To plant a root crop such as potatoes the best results are obtained if they are planted and harvested on a Root day. If they were planted on a Leaf day there would be plenty of top growth and a reduced crop.
Similarly for a leaf crop such as cabbage sowing or planting and harvesting should be done on a leaf day. For best flowers work on a Flower day and for a good fruit harvest, work on a Fruit day.
(There are those who believe that light from the moon can be beneficial to health and one businessman has constructed a giant reflector to collect 'moonbeams', in the Arizona desert.)
There are Breathing Cycles to consider. The Earth 'breaths in', ie. draws in energy, from mid-day to midnight and 'breaths out' from midnight to mid-day. This energy nourishes the soil and the roots as it is drawn in, and the leaves and flowers as it eminates upwards.
So sowing and planting are best done in the afternoon as it involves the soil, while work with leaves, flowers and fruits is best in the morning when the energy is being released.
To enhance the soil and improve plant health and growth, there are eight Preparations to use. They are prepared to a strict formula using plant and animal materials on beneficial days determined by the Biodynamic Calendar. Preparations 500 and 501 are 'matured' or 'fermented' in a cow's horn and used on the soil and plants.
Preparations 502 to 507 are 'fermented' in various animal organs which are buried around the area then used to improve compost and animal manure. There is a special pattern in which they have to be applied to the compost heap, 502 to 506 are poured into 50cm deep holes, 1.5 to 2 metres apart and 507 is sprayed around the edges.
An additional Preparation, 508, is made from Horsetail and used as an antifungal spray.
- Preparation 500 (Horn Manure) - bury cow manure (preferably organic) in a cow horn over the winter from autumn equinox to spring. Add a small portion of this matured manure, about the size of a ping-pong ball, to a bucket of preferably spring water and stir clockwise with a wooden stick for 20 seconds to form a vortex which funnels to the bottom of the bucket. Reverse the direction for 10 seconds and continue changing the direction of stirring for one hour. This is then sprayed or splashed with a brush over the soil - use within an hour or two or it goes off.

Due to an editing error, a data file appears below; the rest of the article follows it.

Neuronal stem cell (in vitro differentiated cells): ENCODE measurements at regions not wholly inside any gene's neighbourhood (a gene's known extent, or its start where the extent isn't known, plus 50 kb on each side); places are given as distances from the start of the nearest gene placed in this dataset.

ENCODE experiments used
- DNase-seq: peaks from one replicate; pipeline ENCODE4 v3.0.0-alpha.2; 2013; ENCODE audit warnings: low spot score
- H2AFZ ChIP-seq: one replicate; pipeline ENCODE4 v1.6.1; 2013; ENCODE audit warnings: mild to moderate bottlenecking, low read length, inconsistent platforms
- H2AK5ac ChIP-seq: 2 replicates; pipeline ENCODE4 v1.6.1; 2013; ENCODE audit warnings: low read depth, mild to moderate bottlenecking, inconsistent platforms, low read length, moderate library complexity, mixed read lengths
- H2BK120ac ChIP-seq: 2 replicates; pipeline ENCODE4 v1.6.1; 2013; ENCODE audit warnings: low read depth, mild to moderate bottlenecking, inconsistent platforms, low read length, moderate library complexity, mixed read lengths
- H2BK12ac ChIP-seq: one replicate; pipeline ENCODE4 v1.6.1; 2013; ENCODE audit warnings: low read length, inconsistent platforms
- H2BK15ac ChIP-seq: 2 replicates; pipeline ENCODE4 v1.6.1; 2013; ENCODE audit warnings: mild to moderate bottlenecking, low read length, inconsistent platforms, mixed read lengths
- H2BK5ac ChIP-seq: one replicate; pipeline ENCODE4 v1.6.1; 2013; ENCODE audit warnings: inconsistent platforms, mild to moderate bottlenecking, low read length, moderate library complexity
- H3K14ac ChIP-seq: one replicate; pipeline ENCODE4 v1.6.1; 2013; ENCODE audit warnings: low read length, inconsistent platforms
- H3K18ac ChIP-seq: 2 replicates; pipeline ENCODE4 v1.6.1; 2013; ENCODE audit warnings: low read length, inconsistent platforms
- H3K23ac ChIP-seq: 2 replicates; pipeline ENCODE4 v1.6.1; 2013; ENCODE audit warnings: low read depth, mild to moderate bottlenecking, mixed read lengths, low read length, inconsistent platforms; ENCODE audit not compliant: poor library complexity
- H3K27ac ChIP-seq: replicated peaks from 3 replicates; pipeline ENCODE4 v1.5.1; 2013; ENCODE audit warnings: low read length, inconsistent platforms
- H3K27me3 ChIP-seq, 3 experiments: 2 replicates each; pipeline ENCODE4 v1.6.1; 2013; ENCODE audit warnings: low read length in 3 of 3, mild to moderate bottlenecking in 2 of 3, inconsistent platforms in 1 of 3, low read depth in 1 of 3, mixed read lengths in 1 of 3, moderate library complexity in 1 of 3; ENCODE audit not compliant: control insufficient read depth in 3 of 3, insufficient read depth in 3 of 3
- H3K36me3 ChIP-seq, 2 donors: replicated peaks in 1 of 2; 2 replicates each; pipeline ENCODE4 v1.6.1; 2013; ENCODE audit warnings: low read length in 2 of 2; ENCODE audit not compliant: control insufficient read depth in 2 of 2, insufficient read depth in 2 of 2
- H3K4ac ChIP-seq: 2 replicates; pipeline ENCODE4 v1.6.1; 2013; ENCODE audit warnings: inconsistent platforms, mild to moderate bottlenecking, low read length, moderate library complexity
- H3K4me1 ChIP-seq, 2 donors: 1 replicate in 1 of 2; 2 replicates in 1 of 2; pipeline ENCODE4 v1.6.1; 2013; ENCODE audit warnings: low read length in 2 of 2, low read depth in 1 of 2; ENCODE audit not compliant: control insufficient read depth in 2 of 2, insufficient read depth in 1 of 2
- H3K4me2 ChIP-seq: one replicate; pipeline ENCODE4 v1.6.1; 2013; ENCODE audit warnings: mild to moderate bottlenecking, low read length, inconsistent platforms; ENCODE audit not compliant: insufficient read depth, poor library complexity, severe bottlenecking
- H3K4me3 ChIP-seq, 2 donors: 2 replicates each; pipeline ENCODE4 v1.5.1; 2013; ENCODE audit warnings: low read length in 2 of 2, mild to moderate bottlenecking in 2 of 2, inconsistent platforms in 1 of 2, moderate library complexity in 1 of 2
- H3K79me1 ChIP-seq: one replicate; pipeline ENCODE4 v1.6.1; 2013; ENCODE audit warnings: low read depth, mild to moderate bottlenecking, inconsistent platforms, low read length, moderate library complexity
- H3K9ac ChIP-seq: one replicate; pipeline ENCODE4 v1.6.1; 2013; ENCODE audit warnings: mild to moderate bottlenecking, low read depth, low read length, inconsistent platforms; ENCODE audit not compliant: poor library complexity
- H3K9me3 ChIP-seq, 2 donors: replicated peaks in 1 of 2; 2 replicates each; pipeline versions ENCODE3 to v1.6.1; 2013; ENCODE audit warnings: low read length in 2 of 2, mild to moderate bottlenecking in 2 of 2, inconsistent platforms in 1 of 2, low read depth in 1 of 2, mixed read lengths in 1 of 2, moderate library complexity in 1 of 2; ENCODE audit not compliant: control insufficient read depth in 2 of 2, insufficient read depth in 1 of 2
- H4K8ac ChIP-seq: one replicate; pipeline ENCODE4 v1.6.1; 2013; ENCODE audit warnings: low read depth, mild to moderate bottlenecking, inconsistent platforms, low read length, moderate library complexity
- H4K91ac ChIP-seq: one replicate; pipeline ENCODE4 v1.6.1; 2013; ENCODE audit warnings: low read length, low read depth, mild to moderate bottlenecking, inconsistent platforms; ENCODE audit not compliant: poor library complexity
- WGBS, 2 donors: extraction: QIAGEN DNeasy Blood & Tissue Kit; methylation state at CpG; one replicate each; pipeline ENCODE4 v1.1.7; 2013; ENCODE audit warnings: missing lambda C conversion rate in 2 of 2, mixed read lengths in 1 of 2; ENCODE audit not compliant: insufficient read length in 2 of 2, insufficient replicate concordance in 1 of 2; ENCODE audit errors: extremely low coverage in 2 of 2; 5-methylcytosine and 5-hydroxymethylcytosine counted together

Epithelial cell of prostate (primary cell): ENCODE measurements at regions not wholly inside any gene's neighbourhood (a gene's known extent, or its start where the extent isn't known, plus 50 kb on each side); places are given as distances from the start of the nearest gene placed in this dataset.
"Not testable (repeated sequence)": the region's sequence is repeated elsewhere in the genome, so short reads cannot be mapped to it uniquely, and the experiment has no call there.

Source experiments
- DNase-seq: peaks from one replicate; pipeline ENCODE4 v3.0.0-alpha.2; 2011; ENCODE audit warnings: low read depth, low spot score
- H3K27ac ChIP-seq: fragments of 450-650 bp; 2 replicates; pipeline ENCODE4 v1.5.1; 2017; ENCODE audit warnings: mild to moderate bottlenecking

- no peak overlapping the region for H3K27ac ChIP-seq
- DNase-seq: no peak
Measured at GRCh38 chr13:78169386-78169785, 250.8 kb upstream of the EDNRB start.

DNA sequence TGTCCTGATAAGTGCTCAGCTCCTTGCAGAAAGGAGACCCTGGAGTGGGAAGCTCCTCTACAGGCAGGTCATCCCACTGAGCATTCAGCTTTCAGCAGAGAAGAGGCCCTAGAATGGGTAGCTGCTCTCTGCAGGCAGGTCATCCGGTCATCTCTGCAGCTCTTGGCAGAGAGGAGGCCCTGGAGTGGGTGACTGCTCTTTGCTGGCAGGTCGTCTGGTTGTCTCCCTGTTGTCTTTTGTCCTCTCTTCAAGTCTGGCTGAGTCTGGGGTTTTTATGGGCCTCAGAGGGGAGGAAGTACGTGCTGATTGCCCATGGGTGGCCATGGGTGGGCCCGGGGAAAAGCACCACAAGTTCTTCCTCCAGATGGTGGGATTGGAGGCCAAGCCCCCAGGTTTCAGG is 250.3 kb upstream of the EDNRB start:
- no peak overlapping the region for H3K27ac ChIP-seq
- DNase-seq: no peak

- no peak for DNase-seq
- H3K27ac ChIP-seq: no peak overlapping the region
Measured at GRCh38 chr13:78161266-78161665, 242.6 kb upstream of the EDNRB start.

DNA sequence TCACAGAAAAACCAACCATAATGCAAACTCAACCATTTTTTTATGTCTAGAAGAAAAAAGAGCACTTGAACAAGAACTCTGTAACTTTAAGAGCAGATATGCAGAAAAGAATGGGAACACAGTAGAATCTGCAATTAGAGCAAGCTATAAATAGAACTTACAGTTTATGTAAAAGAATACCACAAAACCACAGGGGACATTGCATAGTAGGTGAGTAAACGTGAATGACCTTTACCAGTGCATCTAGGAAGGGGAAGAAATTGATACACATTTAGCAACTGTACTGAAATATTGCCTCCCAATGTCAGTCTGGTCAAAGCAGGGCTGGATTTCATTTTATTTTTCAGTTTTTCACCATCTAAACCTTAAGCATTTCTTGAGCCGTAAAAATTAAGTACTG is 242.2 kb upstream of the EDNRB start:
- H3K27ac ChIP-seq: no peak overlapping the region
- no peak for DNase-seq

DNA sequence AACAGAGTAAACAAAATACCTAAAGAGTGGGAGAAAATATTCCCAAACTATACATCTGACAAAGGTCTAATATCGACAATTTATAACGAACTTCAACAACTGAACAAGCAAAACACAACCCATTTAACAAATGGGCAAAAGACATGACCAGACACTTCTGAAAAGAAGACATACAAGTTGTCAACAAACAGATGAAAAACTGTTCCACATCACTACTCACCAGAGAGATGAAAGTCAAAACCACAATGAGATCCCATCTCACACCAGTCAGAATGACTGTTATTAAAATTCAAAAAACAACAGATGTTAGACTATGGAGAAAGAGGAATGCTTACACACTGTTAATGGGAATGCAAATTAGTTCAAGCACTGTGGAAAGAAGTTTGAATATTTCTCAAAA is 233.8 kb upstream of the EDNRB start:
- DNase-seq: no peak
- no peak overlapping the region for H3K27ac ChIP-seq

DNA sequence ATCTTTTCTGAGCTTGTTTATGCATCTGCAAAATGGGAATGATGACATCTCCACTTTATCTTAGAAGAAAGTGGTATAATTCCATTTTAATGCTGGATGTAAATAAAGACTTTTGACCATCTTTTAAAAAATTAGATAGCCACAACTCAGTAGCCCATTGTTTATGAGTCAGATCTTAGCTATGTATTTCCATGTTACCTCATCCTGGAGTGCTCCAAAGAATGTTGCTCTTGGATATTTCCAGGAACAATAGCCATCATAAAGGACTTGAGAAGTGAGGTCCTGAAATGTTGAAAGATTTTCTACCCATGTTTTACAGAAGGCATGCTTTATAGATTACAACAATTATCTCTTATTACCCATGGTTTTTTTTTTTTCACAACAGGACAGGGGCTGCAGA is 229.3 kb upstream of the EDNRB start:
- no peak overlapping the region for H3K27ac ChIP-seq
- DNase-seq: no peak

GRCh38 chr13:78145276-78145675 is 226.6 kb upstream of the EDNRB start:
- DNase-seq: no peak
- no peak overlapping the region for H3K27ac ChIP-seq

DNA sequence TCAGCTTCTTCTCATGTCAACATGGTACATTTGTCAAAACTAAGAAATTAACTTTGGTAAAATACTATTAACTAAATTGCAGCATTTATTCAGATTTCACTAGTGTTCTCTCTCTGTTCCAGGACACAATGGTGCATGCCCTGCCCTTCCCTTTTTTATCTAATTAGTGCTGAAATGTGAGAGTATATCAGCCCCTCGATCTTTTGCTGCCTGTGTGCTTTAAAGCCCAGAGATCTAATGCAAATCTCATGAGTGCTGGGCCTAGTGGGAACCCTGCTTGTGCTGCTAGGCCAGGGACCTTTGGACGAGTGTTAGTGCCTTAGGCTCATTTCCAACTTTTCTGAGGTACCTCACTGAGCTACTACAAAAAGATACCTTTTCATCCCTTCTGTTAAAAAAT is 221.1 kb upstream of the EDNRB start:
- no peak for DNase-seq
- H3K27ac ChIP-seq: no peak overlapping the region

- Preparation 501 (Horn Silica) - make a paste of finely ground silica (quartz crystal) place in a cow's horn and bury from Easter to Michaelmas where it will absorb energies over the summer. Make a stirring as above using a fingernail-size portion of the paste to a three-quarter full bucket of water (1g to 10 litres) which is sufficient to treat about an acre (4,000 m2). Strain into a sprayer and apply to the plants. For best results do the stirring one hour before sunrise and apply within two hours after sunrise. Of course there are days determined by the Biodynamic Calendar, when to use, eg. on a Flower day for good flowering or on a Root day a few days before harvesting for good root crops.
- Preparation 502 - uses Yarrow, Achillea millfolium
- Preparation 503 - Chamomile, Chamomilla metrecaria recutita
- Preparation 504 - Nettle, Urtica dioica
- Preparation 505 - Oak bark, Quercus robor
- Preparation 506 - Dandelion, Taraxacum officianalis
- Preparation 507 - Valerian, Valeriana officianalis
- Preparation 508 - Horsetail, Equisetum arvense